And vote. You indelibly underscore your citizenship – and our connection with each other – when you do.

Good luck. And Godspeed.

 

Text of Commencement address

Source: Prepared text of the 2016 Stanford Commencement address by Ken Burns | Stanford News

EDITORIAL: What Happened to the Evangelical Voters? | RedState

It is when people forget God that tyrants forge their chains. Patrick Henry

Are we a nation so far gone that we have no more respect or room for our more virtuous nature? Is God, country, and family a passé notion? For years, I have championed the cause of conservatism, based on not just sound policy, but on the | Read More »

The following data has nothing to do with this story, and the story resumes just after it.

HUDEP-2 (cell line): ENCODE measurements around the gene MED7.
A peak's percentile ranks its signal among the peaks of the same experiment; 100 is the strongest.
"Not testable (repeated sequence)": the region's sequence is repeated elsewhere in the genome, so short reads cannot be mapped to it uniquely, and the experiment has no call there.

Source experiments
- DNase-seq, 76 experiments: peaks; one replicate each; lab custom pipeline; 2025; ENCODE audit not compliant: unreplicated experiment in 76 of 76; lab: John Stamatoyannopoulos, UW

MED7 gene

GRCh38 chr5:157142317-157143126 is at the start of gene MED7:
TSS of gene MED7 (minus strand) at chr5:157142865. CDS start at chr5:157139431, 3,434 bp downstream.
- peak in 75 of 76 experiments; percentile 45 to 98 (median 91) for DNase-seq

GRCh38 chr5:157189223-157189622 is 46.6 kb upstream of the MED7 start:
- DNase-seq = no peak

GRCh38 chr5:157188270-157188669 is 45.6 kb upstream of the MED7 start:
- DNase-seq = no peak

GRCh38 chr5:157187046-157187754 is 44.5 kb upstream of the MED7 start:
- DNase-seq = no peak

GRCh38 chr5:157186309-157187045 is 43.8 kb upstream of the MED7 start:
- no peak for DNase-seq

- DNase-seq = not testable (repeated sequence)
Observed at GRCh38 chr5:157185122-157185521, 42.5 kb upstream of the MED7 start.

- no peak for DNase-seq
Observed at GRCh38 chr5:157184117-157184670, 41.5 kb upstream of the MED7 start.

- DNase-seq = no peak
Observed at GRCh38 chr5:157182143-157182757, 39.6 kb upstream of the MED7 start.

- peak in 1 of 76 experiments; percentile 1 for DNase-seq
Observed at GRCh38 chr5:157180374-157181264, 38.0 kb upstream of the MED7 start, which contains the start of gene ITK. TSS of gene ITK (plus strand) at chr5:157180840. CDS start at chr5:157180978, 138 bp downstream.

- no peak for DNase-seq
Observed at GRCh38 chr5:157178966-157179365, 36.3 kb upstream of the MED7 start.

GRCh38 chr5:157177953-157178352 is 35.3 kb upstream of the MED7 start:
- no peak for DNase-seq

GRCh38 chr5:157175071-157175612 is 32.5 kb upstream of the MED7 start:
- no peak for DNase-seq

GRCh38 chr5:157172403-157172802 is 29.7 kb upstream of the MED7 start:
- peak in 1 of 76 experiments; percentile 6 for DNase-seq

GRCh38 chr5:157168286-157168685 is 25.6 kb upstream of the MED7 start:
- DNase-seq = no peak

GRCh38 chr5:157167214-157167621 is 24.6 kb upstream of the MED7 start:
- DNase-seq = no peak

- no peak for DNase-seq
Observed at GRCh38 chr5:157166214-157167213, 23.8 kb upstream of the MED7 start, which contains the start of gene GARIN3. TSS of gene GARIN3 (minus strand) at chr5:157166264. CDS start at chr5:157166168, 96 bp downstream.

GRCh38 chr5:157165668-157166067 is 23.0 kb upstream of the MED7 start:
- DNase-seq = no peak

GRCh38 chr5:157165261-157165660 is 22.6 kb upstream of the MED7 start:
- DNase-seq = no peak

Source: EDITORIAL: What Happened to the Evangelical Voters? | RedState

Donald Trump’s Immigrant Wife & His Visa-Exploiting Modeling Agency | National Review

The H-1B visa program is exploited by Donald Trump’s modeling agency, whose poster girl is his immigrant wife.

Source: Donald Trump’s Immigrant Wife & His Visa-Exploiting Modeling Agency | National Review

Trump Supporters: Do not Read

This is not for Trump supporters or anyone who isn’t able to read more than a paragraph or comprehend polysyllabic material.